Bernard Rudofsky’s 1944 exhibition “Are Clothes Modern?”
Author: Paola Antonelli
Senior Curator, MoMA
We’re over two years into intensive research for our upcoming exhibition, Items: Are Clothes Modern? and I still get asked on a fairly regular basis: How did MoMA decide to embark on a fashion exhibition? I always answer with the same (true) story. Several years ago, in an attempt to plot out necessary acquisitions for the Museum’s collection of modern and contemporary design, and believing that a history of design cannot be told without fashion, I began to keep a list of items (for my eyes only) that I called “garments that changed the world.”
In keeping with the gist of our collection, which privileges objects over designers, I added to the list items that came to mind that had made their mark on a global and/or local level: the wrap dress, the cheongsam, the keffiyeh, and the baseball cap were early contenders, and the list quickly ballooned over the years. I stuck to the chronology of most of the works we hold in our architecture and design department, so roughly 1900 to the present (with exceptions harking back to the eighteenth century). About two years ago, MoMA’s director, Glenn Lowry, suggested the list should become an exhibition. That’s how we find ourselves here, with just under a year to go before it opens.
With a fashion design exhibition finally on the roster, the first thing I did — along with putting together a great research team and a solid advisory group to buttress my eager ignorance — was to answer the second question I have been repeatedly asked on this journey: When’s the last time MoMA had a fashion exhibition? This was fairly easy to do, given that MoMA has had only one other exhibition of this nature: 1944’s Are Clothes Modern?, curated by the legendary Bernard Rudofsky. We are of course paying homage to his work with our exhibition, as underscored by its subtitle Is Fashion Modern?
Rudofsky’s book has been sitting on a throne-like (figurative) ledger in our department now for over two years. It’s an idiosyncratic, beautifully designed volume full of passionate descriptions,
and, especially, infographics like this one, which takes a cross-section across the waist of a gentleman’s body in full dress and, like a slice through a tree trunk, reads his layers,
while the frontal “X-ray” detects all of his buttons and pockets.
Rudofsky’s intention was to interrogate the relationship between people and their clothing in his contemporary moment, assessing what worked across cultures and what needed to change along with the pace of modernity (who needed over 20 pockets when telecommunications and technology were on the rise, really?) While his approach predated most of the theoretical lenses — postcolonial, feminist, postmodernist, etc. — that we find imperative today, his exhibition catalogue and the images of the exhibition were incisive and have proven incredibly useful to our research. That’s why we were so thrilled when, about a year ago, MoMA’s Digital Media team (led by former director, Fiona Romeo, along with current director Shannon Darrough and assistant director Chiara Bernasconi) told us that the Museum’s exhibition archives were going to be shared online, as was announced to the public a few weeks ago. You can now find a treasure trove of Rudofsky’s work — he’s most often associated with a show he did twenty years later, in 1964, called Architecture Without Architects — online, including exhibition installation images, press releases, and more.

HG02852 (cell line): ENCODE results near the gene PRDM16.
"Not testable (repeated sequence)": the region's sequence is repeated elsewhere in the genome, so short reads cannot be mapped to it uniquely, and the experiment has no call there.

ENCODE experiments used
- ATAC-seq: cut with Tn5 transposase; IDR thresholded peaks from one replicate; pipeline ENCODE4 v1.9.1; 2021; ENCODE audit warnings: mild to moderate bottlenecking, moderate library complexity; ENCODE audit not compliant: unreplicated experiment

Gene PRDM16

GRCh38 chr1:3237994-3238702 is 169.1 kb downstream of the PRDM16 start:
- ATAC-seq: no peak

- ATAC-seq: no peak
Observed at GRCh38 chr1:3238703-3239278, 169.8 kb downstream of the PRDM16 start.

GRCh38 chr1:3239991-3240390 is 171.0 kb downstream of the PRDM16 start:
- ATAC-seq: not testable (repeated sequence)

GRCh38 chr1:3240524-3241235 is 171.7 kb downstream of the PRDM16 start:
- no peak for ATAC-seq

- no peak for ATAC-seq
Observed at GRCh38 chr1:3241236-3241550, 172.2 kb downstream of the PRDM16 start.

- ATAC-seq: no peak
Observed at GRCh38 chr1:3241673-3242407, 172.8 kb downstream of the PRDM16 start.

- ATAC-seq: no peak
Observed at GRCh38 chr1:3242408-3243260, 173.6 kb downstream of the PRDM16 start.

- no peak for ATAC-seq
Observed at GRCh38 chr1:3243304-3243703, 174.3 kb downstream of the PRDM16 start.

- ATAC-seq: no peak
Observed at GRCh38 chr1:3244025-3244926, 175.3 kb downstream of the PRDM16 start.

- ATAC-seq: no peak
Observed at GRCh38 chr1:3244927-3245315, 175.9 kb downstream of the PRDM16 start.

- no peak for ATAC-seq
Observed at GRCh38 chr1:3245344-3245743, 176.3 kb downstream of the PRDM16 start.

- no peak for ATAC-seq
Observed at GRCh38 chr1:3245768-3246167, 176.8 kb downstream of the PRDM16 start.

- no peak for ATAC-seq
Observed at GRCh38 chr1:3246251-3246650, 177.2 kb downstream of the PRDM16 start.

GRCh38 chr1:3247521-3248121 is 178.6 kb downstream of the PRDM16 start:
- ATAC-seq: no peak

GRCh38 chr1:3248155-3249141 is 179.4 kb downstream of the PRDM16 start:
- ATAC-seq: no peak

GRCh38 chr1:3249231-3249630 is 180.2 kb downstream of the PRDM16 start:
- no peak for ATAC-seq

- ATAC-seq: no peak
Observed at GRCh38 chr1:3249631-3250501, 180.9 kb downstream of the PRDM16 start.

The last question I routinely have to answer is trickier: Why hasn’t MoMA had a fashion exhibition for so long? It’s something I’m still trying to figure out in many ways, especially after the last few years of research have proven the centrality and importance of fashion in design discourse. One reason is that New York City has two excellent and established voices in this area: our colleagues at The Metropolitan Museum of Art’s Costume Institute and the Museum at the Fashion Institute of Technology (they used to be three, until in 2008 the Brooklyn Museum transferred its holdings to the Met). Another is that fashion has often been sidelined and looked down upon as ephemeral, decorative, and downright vacuous in design and other academic realms, a perception we hope to address and recalibrate in our exhibition.
One thing is clear: it is impossible to imagine a design history without fashion. The list of garments, footwear, and accessories truly exploded once our research team (myself, curatorial assistant Michelle Millar Fisher, research assistant Stephanie Kramer, intern Anna Burckhardt, and the since-departed but much-cherished former interns Oliver Graney, Maria McClintock, and Kristina Parsons) got involved, ending up with close to 500 entries. While we’ve whittled those down to close to 104, the core question that guided the exercise proves its importance. Garments change the world every day, in ways big and small. Rudofsky knew this, and we’re excited to share the idea once again at MoMA next year.